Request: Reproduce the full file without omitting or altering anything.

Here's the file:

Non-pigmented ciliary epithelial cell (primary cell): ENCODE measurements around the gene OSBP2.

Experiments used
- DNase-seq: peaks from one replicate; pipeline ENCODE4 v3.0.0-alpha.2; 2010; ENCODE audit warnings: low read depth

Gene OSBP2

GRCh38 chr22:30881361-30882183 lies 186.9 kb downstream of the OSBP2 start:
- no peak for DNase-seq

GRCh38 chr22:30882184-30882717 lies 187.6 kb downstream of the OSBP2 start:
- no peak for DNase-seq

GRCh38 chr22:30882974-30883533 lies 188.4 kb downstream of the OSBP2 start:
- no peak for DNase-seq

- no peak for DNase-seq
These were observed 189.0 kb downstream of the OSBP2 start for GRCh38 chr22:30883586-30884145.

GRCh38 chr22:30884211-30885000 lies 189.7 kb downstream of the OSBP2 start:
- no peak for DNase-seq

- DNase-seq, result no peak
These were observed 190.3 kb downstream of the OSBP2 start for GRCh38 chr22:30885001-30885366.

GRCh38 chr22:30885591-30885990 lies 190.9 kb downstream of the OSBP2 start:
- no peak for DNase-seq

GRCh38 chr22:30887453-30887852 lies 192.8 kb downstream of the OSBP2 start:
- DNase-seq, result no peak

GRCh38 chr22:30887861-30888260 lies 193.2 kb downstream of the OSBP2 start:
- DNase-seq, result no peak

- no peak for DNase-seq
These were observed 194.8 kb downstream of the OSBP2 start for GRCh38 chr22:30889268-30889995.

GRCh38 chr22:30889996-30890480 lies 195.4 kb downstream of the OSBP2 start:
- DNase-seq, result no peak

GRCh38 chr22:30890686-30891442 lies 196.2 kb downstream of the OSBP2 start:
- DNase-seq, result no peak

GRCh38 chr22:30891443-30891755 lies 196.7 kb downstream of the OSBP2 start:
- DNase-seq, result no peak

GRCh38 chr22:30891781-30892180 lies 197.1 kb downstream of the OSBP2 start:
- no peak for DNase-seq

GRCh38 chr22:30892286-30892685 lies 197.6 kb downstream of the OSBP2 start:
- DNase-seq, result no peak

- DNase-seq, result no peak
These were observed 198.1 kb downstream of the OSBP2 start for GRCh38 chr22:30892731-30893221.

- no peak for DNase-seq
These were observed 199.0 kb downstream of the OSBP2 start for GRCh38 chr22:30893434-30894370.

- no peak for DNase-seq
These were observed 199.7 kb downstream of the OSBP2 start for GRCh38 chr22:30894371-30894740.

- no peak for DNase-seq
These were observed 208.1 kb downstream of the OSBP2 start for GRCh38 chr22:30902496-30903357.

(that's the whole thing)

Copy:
Non-pigmented ciliary epithelial cell (primary cell): ENCODE measurements around the gene OSBP2.

Experiments used
- DNase-seq: peaks from one replicate; pipeline ENCODE4 v3.0.0-alpha.2; 2010; ENCODE audit warnings: low read depth

Gene OSBP2

GRCh38 chr22:30881361-30882183 lies 186.9 kb downstream of the OSBP2 start:
- no peak for DNase-seq

GRCh38 chr22:30882184-30882717 lies 187.6 kb downstream of the OSBP2 start:
- no peak for DNase-seq

GRCh38 chr22:30882974-30883533 lies 188.4 kb downstream of the OSBP2 start:
- no peak for DNase-seq

- no peak for DNase-seq
These were observed 189.0 kb downstream of the OSBP2 start for GRCh38 chr22:30883586-30884145.

GRCh38 chr22:30884211-30885000 lies 189.7 kb downstream of the OSBP2 start:
- no peak for DNase-seq

- DNase-seq, result no peak
These were observed 190.3 kb downstream of the OSBP2 start for GRCh38 chr22:30885001-30885366.

GRCh38 chr22:30885591-30885990 lies 190.9 kb downstream of the OSBP2 start:
- no peak for DNase-seq

GRCh38 chr22:30887453-30887852 lies 192.8 kb downstream of the OSBP2 start:
- DNase-seq, result no peak

GRCh38 chr22:30887861-30888260 lies 193.2 kb downstream of the OSBP2 start:
- DNase-seq, result no peak

- no peak for DNase-seq
These were observed 194.8 kb downstream of the OSBP2 start for GRCh38 chr22:30889268-30889995.

GRCh38 chr22:30889996-30890480 lies 195.4 kb downstream of the OSBP2 start:
- DNase-seq, result no peak

GRCh38 chr22:30890686-30891442 lies 196.2 kb downstream of the OSBP2 start:
- DNase-seq, result no peak

GRCh38 chr22:30891443-30891755 lies 196.7 kb downstream of the OSBP2 start:
- DNase-seq, result no peak

GRCh38 chr22:30891781-30892180 lies 197.1 kb downstream of the OSBP2 start:
- no peak for DNase-seq

GRCh38 chr22:30892286-30892685 lies 197.6 kb downstream of the OSBP2 start:
- DNase-seq, result no peak

- DNase-seq, result no peak
These were observed 198.1 kb downstream of the OSBP2 start for GRCh38 chr22:30892731-30893221.

- no peak for DNase-seq
These were observed 199.0 kb downstream of the OSBP2 start for GRCh38 chr22:30893434-30894370.

- no peak for DNase-seq
These were observed 199.7 kb downstream of the OSBP2 start for GRCh38 chr22:30894371-30894740.

- no peak for DNase-seq
These were observed 208.1 kb downstream of the OSBP2 start for GRCh38 chr22:30902496-30903357.